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Journal of Allergy
Volume 2013 (2013), Article ID 602908, 8 pages
Review Article

The Asthma Phenotype in the Obese: Distinct or Otherwise?

North Shore-Long Island Jewish Health System, Division of Allergy and Immunology, 865 Northern Bouelvard Suite 101, Great Neck, NY 11021, USA

Received 12 February 2013; Accepted 9 May 2013

Academic Editor: Anurag Agrawal

Copyright © 2013 Sherry Farzan. This is an open access article distributed under the Creative Commons Attribution License, which permits unrestricted use, distribution, and reproduction in any medium, provided the original work is properly cited.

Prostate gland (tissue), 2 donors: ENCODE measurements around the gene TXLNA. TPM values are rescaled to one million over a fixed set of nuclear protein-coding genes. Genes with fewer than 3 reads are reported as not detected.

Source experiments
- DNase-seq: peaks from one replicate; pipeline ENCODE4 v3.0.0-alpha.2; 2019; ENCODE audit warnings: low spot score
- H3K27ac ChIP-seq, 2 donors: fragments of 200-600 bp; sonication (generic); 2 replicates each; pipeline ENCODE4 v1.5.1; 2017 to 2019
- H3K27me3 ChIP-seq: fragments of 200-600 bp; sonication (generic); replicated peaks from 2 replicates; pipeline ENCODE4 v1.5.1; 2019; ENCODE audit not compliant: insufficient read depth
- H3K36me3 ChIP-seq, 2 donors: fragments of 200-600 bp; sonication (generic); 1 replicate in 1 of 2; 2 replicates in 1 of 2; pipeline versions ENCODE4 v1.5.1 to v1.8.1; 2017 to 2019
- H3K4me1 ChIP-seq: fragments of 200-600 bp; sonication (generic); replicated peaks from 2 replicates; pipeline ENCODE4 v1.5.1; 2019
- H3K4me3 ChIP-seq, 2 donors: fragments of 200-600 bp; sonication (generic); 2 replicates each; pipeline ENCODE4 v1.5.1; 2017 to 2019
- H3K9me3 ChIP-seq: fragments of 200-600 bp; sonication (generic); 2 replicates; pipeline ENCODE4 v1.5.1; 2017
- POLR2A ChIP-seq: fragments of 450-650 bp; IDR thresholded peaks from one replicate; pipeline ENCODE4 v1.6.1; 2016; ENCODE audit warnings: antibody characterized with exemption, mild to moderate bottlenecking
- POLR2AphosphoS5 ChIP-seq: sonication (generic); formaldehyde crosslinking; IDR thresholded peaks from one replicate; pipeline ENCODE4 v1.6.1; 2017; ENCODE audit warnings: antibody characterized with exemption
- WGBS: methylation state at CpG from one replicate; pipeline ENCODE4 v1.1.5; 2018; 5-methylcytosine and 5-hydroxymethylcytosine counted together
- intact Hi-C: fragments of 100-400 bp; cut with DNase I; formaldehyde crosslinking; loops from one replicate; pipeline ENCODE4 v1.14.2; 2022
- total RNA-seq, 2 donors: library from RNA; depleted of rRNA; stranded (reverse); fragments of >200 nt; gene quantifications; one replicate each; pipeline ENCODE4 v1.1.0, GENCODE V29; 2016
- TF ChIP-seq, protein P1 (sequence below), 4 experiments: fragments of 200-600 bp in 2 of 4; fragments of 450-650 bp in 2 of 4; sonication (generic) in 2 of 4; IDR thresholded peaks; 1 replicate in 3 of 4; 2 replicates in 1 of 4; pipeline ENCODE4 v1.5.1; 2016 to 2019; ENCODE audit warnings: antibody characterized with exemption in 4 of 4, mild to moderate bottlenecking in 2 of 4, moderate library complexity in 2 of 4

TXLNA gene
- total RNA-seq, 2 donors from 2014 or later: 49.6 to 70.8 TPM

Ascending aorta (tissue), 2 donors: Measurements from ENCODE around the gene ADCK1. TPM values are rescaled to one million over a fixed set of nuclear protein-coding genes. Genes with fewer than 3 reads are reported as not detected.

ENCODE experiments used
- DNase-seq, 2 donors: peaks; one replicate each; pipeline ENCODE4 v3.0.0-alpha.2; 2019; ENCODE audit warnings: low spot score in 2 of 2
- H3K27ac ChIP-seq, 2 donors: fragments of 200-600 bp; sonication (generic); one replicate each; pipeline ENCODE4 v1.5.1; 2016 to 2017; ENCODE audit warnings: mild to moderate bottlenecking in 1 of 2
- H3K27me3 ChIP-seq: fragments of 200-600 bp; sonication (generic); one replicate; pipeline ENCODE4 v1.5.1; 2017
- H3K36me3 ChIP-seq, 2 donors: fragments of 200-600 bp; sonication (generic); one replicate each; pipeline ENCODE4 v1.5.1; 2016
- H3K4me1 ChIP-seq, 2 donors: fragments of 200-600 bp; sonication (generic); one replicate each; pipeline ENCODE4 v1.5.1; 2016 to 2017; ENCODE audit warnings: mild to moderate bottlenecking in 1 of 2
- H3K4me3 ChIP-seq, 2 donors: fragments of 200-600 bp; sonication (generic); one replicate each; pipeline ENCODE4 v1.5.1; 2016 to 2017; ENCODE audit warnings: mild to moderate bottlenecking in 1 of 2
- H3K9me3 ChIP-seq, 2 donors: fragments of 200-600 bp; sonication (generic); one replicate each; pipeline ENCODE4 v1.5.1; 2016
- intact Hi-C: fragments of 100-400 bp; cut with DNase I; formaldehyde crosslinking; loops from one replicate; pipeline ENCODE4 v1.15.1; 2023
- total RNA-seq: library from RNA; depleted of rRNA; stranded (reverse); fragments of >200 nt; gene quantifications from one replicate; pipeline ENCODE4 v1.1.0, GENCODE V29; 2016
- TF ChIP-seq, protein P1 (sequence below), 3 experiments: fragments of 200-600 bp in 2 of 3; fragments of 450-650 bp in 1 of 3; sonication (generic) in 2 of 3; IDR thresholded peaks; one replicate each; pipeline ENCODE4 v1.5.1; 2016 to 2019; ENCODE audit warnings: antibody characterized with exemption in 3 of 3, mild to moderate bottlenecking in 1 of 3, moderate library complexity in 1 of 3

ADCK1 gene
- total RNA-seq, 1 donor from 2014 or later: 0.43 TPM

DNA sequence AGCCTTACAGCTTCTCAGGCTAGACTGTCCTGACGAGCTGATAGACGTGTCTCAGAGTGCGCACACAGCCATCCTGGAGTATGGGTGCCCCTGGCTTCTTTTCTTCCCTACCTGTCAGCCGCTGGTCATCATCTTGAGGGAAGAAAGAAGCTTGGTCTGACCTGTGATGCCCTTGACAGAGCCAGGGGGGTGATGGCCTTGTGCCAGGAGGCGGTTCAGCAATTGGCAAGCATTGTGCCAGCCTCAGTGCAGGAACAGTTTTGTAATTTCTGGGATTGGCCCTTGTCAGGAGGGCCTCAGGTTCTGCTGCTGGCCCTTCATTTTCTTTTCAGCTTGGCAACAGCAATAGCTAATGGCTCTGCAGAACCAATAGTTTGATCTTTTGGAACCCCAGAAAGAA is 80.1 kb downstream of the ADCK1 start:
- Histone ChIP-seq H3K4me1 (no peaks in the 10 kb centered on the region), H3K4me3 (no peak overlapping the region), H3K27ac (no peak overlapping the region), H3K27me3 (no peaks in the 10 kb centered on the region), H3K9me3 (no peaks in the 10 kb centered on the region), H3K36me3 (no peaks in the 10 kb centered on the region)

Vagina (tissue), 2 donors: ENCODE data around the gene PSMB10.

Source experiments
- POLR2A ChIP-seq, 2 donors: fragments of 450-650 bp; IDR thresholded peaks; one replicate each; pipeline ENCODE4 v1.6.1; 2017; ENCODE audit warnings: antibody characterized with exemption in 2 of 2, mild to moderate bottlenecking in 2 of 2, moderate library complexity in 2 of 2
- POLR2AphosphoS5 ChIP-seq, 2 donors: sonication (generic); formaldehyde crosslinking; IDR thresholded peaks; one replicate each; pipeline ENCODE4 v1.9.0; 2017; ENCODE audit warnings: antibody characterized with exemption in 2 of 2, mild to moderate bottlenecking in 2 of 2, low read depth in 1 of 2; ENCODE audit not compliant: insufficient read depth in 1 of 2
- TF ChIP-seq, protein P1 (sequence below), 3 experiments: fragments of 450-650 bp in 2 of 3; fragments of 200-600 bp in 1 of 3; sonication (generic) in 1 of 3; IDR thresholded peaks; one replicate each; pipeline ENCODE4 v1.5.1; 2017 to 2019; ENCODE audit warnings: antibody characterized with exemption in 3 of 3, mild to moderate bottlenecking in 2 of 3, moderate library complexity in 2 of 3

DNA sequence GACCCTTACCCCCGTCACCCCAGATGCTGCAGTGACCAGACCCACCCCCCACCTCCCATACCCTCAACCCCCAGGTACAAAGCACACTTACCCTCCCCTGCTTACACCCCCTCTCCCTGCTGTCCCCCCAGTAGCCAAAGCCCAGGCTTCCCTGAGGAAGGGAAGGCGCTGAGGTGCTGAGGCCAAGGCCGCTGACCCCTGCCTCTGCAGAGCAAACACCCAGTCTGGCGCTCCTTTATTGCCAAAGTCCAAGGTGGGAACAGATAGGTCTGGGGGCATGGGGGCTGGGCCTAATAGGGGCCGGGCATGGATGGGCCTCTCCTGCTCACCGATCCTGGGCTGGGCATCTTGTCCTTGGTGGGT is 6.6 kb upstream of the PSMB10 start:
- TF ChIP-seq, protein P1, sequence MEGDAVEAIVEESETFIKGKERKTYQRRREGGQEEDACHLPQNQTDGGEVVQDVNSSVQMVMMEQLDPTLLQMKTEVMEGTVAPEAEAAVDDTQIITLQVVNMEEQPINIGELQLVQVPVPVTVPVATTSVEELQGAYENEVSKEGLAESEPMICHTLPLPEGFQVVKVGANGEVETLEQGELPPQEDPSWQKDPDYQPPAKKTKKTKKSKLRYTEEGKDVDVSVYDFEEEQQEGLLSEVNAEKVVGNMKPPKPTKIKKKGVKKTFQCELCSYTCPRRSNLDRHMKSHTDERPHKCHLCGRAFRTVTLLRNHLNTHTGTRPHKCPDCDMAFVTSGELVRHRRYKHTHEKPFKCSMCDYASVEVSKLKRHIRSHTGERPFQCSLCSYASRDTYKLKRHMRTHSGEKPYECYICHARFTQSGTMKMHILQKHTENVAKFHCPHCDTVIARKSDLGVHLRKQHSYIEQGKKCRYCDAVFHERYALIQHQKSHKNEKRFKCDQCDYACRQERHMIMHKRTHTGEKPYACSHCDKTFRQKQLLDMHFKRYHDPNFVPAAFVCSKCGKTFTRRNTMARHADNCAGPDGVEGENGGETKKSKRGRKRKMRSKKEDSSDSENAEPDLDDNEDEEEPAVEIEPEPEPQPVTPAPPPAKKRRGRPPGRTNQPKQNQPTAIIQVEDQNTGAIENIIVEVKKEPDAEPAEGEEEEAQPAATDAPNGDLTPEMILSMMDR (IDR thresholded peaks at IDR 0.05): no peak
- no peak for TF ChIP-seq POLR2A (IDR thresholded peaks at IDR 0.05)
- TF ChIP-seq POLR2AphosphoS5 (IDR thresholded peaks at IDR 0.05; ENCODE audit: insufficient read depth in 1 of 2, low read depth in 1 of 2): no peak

Asthma is a heterogenous disorder that can be classified into several different phenotypes. Recent cluster analyses have identified an “obese-asthma” phenotype which is characterized by late onset, female predominance and lack of atopy. In addition, obesity among early-onset asthmatics clearly exists and heightens the clinical presentation. Observational studies have demonstrated that asthma among the obese has a clinical presentation that is more severe, harder to control, and is not as responsive to standard controller therapies. While weight loss studies have demonstrated improvement in asthma outcomes, further studies need to be performed. The current knowledge of the existence of two obesity-asthma phenotypes (early- versus late-onset asthma) should encourage investigators to study these entities separately since just as they have distinct presentations, their course, response to therapies, and weight loss strategies may be different as well.